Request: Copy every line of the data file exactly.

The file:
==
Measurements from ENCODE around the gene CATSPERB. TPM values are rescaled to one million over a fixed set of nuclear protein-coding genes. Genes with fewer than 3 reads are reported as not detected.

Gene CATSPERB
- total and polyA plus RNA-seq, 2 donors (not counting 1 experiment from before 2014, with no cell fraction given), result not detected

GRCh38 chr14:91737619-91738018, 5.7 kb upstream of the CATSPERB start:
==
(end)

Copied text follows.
Measurements from ENCODE around the gene CATSPERB. TPM values are rescaled to one million over a fixed set of nuclear protein-coding genes. Genes with fewer than 3 reads are reported as not detected.

Gene CATSPERB
- total and polyA plus RNA-seq, 2 donors (not counting 1 experiment from before 2014, with no cell fraction given), result not detected

GRCh38 chr14:91737619-91738018, 5.7 kb upstream of the CATSPERB start: